Cyrano De Bergerac(1950) — Part 1
Poet, swordfighter, and soldier Cyrano is in love with his cousin Roxane, who in turn loves Christian. Christian is infatuated with Roxane but he doesn’t have the right words to win her over. Cyrano offers to help Christian by offering the golden gift of words and then a tragedy strikes. While the plot of the film seems simple, what brought the film close to my heart was the various emotional layers that kept peeling themselves at various points in the film.
We are introduced to Cyrano as a braggart who loves mocking pseudo sentimental performances. Even after multiple caveats, Montfleury persists until we see Cyrano threatening him with a knife. Montfleury vanishes and we see Cyrano has triumphed in achieving his objective. However, as the real reason for Cyrano’s hate toward Montfleury becomes known, we come to know the real Cyrano — the one that has a heart full of love for his cousin, Roxane, and at the same time is despondent because he knows his love will never be returned because of his bulbous nose. However, despite feeling despondent, Cyrano still feels hopeful for the future, and this is at the heart of what makes Cyrano such a wonderful watch. We see Cyrano persisting for love in the face of all odds while bringing his poetry to the rescue to hide his sadness.
“Sighs and languishes, making sheep’s eyes out of his great frog’s face./ I hate him ever since one day he dared smile upon…”
I delighted in seeing the fierceness with which Cyrano directs his love toward Roxane. The love that comes with being possessive of someone without them knowing about it is at once inspirational and tragic. The acting prowess of José Ferrer shines through in depicting that love.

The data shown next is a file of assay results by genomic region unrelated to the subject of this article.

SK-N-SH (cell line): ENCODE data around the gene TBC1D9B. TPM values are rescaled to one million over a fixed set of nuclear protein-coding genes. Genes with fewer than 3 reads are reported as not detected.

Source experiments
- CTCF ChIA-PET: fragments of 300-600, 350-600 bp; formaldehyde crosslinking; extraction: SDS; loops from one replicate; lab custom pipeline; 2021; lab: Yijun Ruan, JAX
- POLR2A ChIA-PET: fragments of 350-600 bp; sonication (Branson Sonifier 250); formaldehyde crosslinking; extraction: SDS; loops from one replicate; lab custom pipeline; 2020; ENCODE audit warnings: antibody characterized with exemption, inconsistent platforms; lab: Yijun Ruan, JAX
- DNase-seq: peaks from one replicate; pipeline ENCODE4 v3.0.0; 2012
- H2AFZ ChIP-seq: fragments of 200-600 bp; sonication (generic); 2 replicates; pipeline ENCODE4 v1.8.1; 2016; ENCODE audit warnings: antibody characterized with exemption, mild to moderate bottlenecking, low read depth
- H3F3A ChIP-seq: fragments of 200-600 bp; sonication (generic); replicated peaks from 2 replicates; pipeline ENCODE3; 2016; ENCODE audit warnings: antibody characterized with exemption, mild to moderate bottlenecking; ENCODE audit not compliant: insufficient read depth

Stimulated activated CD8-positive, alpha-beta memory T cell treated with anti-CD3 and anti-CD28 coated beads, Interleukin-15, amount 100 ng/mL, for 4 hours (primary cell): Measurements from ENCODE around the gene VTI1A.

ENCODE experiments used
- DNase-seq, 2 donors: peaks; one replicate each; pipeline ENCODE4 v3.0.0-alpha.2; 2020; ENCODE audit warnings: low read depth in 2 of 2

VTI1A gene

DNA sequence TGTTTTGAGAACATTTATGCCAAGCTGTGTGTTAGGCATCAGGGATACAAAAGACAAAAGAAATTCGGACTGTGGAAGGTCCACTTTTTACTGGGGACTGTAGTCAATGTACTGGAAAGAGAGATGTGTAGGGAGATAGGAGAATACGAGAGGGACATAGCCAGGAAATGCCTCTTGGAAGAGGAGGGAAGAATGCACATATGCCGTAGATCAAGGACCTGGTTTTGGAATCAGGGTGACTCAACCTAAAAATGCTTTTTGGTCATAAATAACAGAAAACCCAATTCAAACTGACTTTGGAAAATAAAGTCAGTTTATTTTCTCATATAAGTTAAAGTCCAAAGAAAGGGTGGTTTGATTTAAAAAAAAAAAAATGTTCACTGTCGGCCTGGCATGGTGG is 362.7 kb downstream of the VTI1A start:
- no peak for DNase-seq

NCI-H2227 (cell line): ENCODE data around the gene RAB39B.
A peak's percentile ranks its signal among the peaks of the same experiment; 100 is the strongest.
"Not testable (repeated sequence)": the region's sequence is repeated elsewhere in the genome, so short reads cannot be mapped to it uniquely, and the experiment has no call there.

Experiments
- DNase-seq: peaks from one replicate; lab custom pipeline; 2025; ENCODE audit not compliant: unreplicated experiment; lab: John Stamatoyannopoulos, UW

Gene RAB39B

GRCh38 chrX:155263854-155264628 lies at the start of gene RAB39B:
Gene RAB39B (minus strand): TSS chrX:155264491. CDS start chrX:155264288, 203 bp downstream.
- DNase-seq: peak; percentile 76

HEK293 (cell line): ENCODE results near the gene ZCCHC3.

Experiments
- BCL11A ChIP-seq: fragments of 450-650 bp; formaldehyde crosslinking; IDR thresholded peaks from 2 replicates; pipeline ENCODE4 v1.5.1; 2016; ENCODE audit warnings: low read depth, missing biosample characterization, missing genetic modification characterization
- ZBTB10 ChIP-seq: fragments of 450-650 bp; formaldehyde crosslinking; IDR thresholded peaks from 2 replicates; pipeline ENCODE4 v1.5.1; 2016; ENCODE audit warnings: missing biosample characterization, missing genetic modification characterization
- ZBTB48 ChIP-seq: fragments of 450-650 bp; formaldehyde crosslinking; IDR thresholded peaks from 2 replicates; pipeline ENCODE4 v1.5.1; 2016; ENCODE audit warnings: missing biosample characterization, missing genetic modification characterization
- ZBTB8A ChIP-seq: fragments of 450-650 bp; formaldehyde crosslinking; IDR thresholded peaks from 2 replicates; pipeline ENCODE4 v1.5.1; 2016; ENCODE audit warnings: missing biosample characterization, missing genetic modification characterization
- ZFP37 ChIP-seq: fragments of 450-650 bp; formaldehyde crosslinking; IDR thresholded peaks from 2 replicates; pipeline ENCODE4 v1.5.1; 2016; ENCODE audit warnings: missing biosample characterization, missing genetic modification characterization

As someone who loves literature, I was constantly awed by Cyrano’s diction eloquence, and levity:
“For example, thus…
I, sir, if that great nose were mine,
I would have amputated it on the spot.
How do you drink with such a nose.
You must have had a cup made especially.
Cyrano weaves humor and his playful wit skilfully while in a swordfight with Comte de Guiche. Here he turns the criticism directed at him into some lighthearted humor which allows him to cope with it, and even nullify the criticism. Time and again, we see humor popping up in the film, and while the different characters deal with sadnesses of their own, they also understand the importance of levity and masterfully weave it into their performances.
There is also something to be said about Cyrano’s fearlessness. Whether it be fearlessness in defending his pastry cook friend Ragueneau, or the fearlessness in his love for Roxane, we come face to face with a human who has his mind unencumbered from the burdens of any kind. The only burden that exists is in the heart, and this makes for a heartbreaking watch. A heart that wants to give all the love it can possibly give, and yet knows that it cannot receive any love, what does that heart do? In Cyrano’s case, it just goes on giving.
We are introduced to Christian in the conversation between Cyrano and Roxane, when Roxane tells Cyrano about being in love with Christian. Cyrano conceals his dismay and agrees to defend Christian at Roxane’s request. What does it mean to keep on loving someone when they tell you that they are in love with someone else? Does it mean to stop loving them, like flipping a switch inside you? To keep Roxane happy, Cyrano hides his love from her and agrees to her request. A truer love never existed, and to see it play out on the screen so effortlessly is indeed a treat to watch.
Cyrano quickly realizes that Christian is too inept with words to woo Roxane, and agrees to help him, in the process composing Christian’s love letters to Roxane. We see Cyrano’s poetry shine through as he helps Christian compose letter after letter pouring with his love for Roxane.
“As the tender sapling thirsts for rain/as the eagle seeks the sky/as the wave hurtles toward the shore/my heart yearns for you.”